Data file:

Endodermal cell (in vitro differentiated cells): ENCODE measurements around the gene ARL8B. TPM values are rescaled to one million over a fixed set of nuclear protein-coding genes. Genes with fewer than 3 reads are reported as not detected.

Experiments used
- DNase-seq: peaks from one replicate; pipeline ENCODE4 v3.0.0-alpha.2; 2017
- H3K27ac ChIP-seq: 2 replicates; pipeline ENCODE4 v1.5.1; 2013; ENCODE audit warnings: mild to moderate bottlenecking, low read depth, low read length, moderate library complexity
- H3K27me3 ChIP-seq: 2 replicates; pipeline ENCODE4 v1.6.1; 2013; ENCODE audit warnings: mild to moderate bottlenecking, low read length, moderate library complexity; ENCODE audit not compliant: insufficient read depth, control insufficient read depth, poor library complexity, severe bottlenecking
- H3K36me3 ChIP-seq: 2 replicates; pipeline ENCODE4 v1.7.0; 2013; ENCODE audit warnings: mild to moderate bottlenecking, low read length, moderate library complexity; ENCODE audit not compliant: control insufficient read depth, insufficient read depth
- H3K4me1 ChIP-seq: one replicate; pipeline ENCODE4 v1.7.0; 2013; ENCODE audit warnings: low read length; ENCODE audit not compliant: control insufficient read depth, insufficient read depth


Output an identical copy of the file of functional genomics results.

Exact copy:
Endodermal cell (in vitro differentiated cells): ENCODE measurements around the gene ARL8B. TPM values are rescaled to one million over a fixed set of nuclear protein-coding genes. Genes with fewer than 3 reads are reported as not detected.

Experiments used
- DNase-seq: peaks from one replicate; pipeline ENCODE4 v3.0.0-alpha.2; 2017
- H3K27ac ChIP-seq: 2 replicates; pipeline ENCODE4 v1.5.1; 2013; ENCODE audit warnings: mild to moderate bottlenecking, low read depth, low read length, moderate library complexity
- H3K27me3 ChIP-seq: 2 replicates; pipeline ENCODE4 v1.6.1; 2013; ENCODE audit warnings: mild to moderate bottlenecking, low read length, moderate library complexity; ENCODE audit not compliant: insufficient read depth, control insufficient read depth, poor library complexity, severe bottlenecking
- H3K36me3 ChIP-seq: 2 replicates; pipeline ENCODE4 v1.7.0; 2013; ENCODE audit warnings: mild to moderate bottlenecking, low read length, moderate library complexity; ENCODE audit not compliant: control insufficient read depth, insufficient read depth
- H3K4me1 ChIP-seq: one replicate; pipeline ENCODE4 v1.7.0; 2013; ENCODE audit warnings: low read length; ENCODE audit not compliant: control insufficient read depth, insufficient read depth